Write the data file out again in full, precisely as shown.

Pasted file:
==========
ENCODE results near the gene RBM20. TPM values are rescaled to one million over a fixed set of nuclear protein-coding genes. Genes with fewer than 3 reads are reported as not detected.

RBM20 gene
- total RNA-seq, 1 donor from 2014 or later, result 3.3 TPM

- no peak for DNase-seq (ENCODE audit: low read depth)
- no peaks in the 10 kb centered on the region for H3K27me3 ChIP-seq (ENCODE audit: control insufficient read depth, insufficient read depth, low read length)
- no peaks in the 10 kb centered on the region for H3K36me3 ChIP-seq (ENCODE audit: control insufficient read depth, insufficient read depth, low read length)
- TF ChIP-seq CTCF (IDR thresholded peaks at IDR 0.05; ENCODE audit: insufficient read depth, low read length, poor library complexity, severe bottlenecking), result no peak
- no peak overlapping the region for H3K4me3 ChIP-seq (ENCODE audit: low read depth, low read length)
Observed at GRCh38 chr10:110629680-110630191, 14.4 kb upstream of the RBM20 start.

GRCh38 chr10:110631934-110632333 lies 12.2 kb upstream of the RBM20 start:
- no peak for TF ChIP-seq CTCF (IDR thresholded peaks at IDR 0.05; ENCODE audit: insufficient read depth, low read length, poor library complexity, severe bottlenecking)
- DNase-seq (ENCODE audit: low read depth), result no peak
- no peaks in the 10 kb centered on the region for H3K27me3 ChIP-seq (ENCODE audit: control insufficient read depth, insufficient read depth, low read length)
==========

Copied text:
ENCODE results near the gene RBM20. TPM values are rescaled to one million over a fixed set of nuclear protein-coding genes. Genes with fewer than 3 reads are reported as not detected.

RBM20 gene
- total RNA-seq, 1 donor from 2014 or later, result 3.3 TPM

- no peak for DNase-seq (ENCODE audit: low read depth)
- no peaks in the 10 kb centered on the region for H3K27me3 ChIP-seq (ENCODE audit: control insufficient read depth, insufficient read depth, low read length)
- no peaks in the 10 kb centered on the region for H3K36me3 ChIP-seq (ENCODE audit: control insufficient read depth, insufficient read depth, low read length)
- TF ChIP-seq CTCF (IDR thresholded peaks at IDR 0.05; ENCODE audit: insufficient read depth, low read length, poor library complexity, severe bottlenecking), result no peak
- no peak overlapping the region for H3K4me3 ChIP-seq (ENCODE audit: low read depth, low read length)
Observed at GRCh38 chr10:110629680-110630191, 14.4 kb upstream of the RBM20 start.

GRCh38 chr10:110631934-110632333 lies 12.2 kb upstream of the RBM20 start:
- no peak for TF ChIP-seq CTCF (IDR thresholded peaks at IDR 0.05; ENCODE audit: insufficient read depth, low read length, poor library complexity, severe bottlenecking)
- DNase-seq (ENCODE audit: low read depth), result no peak
- no peaks in the 10 kb centered on the region for H3K27me3 ChIP-seq (ENCODE audit: control insufficient read depth, insufficient read depth, low read length)